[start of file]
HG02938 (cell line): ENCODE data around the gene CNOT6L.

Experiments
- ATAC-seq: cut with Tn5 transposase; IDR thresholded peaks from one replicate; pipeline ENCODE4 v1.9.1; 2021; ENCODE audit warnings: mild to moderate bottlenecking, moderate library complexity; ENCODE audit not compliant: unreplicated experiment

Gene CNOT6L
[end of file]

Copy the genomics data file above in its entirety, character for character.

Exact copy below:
HG02938 (cell line): ENCODE data around the gene CNOT6L.

Experiments
- ATAC-seq: cut with Tn5 transposase; IDR thresholded peaks from one replicate; pipeline ENCODE4 v1.9.1; 2021; ENCODE audit warnings: mild to moderate bottlenecking, moderate library complexity; ENCODE audit not compliant: unreplicated experiment

Gene CNOT6L